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From "The Story of the U.S.S. Boston" by Henry G. Leader, SP (X) 3/C:
Built for speed, maneuverability and tremendous fire power, the USS Boston is the second ship of the Baltimore class. Ordered July 1, 1940 prior to the outbreak of the war, her keel was laid June 30, 1941 in the Fore river yard, Quincy, Massachusetts by the Bethlehem Steel Company.
On August 26, 1942 Mrs. Maurice J. Tobin, wife of the Honorable Maurice J. Tobin, Governor of the Commonwealth of Massachusetts, sponsored the launching, and on June 30th of the following year, the ship's ensign fluttered in a gentle breeze as she was officially commissioned and accepted by her first commanding officer, Captain John H. Carson, USN.
Slipping smoothly through Atlantic waters, the Boston began her maiden voyage on August 13, 1943 en route to the Gulf of Paria, between Trinidad and Venezuela, for the shakedown cruise designed to accustom her crew to the sea and enable officers to detect any possible wrinkles in her makeup. A month later the Boston returned to her home port. a fighting ship with her crew well trained to fight the enemy. On the record of her engineering trial, she was established as one of the fastest heavy ships in the fleet; on the record of her gunnery exercises she was established as a good gunnery ship.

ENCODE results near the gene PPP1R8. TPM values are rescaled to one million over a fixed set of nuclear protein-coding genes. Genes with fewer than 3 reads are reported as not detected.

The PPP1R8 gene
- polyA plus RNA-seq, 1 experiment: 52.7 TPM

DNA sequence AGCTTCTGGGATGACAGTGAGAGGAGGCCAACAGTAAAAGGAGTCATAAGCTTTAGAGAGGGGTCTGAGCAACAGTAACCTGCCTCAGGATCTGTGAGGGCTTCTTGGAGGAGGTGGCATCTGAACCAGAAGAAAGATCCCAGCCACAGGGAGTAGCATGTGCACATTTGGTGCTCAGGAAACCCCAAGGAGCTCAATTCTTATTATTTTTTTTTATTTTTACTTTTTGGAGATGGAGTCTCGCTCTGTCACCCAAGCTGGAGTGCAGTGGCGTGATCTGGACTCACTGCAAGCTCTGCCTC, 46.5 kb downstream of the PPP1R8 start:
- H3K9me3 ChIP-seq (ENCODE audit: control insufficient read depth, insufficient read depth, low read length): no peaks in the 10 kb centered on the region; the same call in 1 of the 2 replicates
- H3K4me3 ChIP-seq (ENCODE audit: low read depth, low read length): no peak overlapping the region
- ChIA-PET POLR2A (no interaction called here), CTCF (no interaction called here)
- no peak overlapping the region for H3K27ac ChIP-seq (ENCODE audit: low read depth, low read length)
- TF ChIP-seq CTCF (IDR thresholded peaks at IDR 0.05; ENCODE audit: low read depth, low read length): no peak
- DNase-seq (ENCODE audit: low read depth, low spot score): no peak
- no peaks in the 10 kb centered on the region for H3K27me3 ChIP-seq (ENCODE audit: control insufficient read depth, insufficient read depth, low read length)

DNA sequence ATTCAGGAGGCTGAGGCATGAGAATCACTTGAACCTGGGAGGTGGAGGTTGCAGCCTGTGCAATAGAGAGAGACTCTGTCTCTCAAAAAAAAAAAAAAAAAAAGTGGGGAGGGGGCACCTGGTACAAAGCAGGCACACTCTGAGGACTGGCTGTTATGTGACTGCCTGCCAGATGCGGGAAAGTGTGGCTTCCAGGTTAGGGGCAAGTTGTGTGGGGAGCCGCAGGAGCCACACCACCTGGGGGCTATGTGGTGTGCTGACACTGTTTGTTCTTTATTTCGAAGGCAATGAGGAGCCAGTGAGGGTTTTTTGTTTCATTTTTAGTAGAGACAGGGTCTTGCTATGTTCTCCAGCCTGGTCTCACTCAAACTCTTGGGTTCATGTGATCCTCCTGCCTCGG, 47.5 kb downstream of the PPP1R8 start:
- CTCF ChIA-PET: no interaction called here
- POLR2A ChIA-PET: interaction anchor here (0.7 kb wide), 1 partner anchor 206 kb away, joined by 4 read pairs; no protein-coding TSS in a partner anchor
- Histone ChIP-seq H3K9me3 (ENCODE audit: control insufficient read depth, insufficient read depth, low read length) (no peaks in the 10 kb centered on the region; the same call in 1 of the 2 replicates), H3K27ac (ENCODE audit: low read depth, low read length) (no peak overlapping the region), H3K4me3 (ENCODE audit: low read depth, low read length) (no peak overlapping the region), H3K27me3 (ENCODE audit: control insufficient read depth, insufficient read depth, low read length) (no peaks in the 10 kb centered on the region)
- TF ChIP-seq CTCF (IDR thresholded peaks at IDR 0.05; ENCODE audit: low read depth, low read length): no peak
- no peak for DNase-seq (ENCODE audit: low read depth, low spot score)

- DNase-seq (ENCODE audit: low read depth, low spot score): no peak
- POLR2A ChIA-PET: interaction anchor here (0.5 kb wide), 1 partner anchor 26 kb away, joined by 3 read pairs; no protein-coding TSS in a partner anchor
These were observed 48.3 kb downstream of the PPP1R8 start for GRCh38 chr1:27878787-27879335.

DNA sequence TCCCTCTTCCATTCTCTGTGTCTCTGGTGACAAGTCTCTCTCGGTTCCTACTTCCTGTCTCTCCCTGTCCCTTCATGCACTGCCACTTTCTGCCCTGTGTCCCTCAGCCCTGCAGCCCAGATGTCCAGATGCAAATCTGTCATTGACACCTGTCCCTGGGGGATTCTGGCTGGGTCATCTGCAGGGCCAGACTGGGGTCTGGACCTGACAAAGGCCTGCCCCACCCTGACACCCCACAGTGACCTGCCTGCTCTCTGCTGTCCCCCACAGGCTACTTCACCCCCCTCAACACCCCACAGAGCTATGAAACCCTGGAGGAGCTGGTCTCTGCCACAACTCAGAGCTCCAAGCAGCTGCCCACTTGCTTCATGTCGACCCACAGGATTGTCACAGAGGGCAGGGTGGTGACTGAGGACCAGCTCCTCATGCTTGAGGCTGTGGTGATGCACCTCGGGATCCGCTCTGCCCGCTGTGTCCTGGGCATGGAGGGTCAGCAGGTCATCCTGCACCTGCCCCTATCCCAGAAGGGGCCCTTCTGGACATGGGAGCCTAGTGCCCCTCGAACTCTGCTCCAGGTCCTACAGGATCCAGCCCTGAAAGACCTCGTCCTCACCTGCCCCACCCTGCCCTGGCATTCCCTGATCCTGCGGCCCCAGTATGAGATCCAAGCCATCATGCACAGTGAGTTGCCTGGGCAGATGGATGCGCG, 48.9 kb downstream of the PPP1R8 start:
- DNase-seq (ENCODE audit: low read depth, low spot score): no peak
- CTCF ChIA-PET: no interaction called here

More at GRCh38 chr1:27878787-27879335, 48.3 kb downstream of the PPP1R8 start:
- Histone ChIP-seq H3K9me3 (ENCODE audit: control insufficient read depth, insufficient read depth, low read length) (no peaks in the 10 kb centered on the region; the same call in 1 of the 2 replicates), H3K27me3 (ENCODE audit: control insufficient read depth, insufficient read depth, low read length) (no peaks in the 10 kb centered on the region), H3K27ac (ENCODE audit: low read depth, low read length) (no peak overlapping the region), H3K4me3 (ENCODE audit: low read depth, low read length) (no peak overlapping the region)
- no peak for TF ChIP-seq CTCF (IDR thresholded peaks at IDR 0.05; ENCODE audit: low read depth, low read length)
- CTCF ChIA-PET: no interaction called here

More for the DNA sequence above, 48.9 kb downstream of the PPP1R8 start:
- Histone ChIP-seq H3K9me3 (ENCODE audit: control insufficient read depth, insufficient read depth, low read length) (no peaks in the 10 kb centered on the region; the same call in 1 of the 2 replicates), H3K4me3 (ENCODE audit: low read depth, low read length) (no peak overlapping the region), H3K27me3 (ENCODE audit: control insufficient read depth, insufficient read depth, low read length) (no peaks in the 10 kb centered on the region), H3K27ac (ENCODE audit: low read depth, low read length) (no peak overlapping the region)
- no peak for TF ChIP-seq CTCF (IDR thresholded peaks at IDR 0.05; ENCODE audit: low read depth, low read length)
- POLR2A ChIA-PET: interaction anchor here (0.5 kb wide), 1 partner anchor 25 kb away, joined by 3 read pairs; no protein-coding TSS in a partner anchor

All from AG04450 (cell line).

After a few more weeks in the port of Boston and some trial runs off Rockland, Maine, the USS Boston set out on November 18 to fulfill the job for which she was designed and built-the defeat of this country's enemy in the Pacific. After passing through the Panama Canal, followed by a two day lay-over in San Francisco, she arrived at Pearl Harbor on the eve of the second anniversary of the Japanese sneak attack. Six weeks were spent in Pearl Harbor waters engaging in more of the exercises that are so essential to the maintenance of the fighting qualities of a First Class Warship.
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United States Navy, World War 1939-1945, Regimental Histories, Boston Crusier CA-69
United States Navy, "U.S.S. Boston, CA-69" (1945). Regimental Histories. 139.
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